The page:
All the fiber is Bluefaced Leicester, spun with a short forward draw. I was going for a little bit thicker than my "default" yarn, but I didn't try too hard to make sure that all the weights were the same, so there is definitely a little bit of variation in thicknesses and ply twist.
One thing that I wasn't expecting is that because the first three didn't get put on the drum carder at all, they retained the alignment of industrial combed top, and therefore have more luster, while the ones that went through the drum carder look fluffier. It's a perfect example of the qualities that divide worsted and woolen yarns.
Since I typically use 2-ply yarns, that's what I spun for, which technically adds another layer of color blending. Here are the singles on the bobbins for reference:
I do want to emphasize that none of these yarns is "right" or "wrong." It's all about what you want out of your yarn. I can think of times where I want lots of barberpoling and variegation, and other times when I would want a more even look. There is still a bit of variegation visible with the last yarn (three passes on the drum carder). It's a pleasant heathery look that I tend to love, but if I wanted complete blending, I might send the fiber through the drum carder for a fourth pass.
Now on to the last step - knitting and weaving with the yarn to see how that affects the color blending!
When it comes to yarn dyeing, there are lots of different techniques. One is "glazing," and it has nothing to do with doughnuts!
Glazing is a technique where a dyer applies dye in very thin layers, so that the original color of the yarn is still visible underneath the glaze. It's a lot like the technique of glazing in watercolor painting, where a transparent wash of color is added on top of another color to create more complex fields of colors.
There are several different ways to glaze yarn in dyeing, but they all boil down to using small amounts of dye, and making sure the dye strikes on the yarn very quickly. One way to do this is to pre-mordant the yarn, or to make sure there is plenty of acid in the dyebath before adding the dye. Some dyers use dry yarn or yarn that is only slightly damp. This is another way to make sure the dye stays on the outside of the yarn - since it will take some time for the moisture to penetrate to the core of the yarn, the outside of the yarn will be the first to get wet, and therefore the first to absorb the dye.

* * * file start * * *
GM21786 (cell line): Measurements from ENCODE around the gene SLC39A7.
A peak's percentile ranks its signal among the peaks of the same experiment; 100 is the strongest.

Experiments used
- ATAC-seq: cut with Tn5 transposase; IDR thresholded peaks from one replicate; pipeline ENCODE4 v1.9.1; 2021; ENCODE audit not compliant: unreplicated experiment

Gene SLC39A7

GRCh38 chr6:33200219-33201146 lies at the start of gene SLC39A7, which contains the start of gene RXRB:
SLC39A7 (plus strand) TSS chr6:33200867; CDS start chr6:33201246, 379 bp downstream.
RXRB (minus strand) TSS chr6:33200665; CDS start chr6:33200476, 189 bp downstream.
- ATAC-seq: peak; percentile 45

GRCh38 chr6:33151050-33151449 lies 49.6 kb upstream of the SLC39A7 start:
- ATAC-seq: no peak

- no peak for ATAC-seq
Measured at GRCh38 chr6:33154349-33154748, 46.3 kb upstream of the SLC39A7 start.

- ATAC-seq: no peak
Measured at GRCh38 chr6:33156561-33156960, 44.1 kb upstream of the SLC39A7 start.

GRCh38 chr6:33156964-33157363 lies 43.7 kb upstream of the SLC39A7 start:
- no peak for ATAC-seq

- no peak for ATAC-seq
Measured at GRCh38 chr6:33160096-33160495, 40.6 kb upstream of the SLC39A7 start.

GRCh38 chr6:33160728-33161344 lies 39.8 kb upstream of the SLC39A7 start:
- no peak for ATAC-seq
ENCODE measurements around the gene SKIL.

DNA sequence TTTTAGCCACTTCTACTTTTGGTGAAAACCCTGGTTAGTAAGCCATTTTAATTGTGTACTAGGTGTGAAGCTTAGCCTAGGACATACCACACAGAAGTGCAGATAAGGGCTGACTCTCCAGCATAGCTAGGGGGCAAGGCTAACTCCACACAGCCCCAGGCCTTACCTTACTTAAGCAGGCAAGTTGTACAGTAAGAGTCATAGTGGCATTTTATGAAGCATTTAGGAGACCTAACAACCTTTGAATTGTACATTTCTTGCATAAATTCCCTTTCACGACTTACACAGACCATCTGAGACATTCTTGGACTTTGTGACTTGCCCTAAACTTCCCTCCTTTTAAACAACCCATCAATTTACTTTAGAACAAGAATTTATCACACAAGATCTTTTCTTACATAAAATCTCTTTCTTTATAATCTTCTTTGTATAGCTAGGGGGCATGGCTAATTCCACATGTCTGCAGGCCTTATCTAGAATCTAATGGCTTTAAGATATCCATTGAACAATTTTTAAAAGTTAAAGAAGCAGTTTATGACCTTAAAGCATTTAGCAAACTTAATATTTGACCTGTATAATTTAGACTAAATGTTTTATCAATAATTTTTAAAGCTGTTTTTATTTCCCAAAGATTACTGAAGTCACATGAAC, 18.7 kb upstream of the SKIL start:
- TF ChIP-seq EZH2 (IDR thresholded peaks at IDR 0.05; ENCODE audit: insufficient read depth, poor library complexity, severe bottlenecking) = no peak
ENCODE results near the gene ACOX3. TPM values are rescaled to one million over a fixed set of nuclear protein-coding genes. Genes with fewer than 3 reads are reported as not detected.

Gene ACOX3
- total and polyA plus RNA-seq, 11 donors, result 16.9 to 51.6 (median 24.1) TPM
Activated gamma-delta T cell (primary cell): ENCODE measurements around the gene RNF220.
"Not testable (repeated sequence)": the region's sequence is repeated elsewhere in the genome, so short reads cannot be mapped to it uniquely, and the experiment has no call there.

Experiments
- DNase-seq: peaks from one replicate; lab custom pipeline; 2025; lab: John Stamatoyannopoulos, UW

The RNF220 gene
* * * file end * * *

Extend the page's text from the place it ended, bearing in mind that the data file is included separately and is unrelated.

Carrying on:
One of the biggest challenges in glazing yarn is predicting what color your yarn will be when it comes out of the dyepot. There's definitely plenty of magic happening there, but a little understanding of color theory can go a long way in deciding what color of glaze you should use. There are plenty of in-depth books and tutorials about color theory, but there's no need to get bogged down in all of that if you don't want to. What you need to know is this:
Knowing what color(s) you're starting with, and what color you're adding in your glaze will help you predict the outcome.
But, naturally, I had to take it one step further. Sometimes it's helpful to see a prediction of what the glazed yarn might look like to help avoid disappointment. Here are six samples of predictions of what a recent handspun yarn might look like if I glazed it with blue, purple, pink, orange, turquoise, and black:
To create these predictions, I used PowerPoint, though you could use any photo-editing tool that lets you make transparencies. I opened up a picture of my yarn, then drew a rectangle shape over part of the photo. I made sure the shape was selected, then edited it under "format shape." The "fill" section lets you choose the color and the transparency of that color. I usually set the transparency levels to about 50%, and then play around with all the colors I'm thinking of using.
This isn't a perfect prediction - after all, the colors that show up on my monitor aren't going to be the same colors as my dyes, and it would be difficult to get the exact concentration right - but it does give me a good idea of what the glazes will look like, and helps me make more informed choices when I decide to overdye yarn.
In this instance, I decided to overdye a leftover skein a blue-purple color. I intend to make a hat and maybe some mitts, and want them to coordinate with my Weekender sweater, but not be too matchy-matchy. Here's the overdyed skein: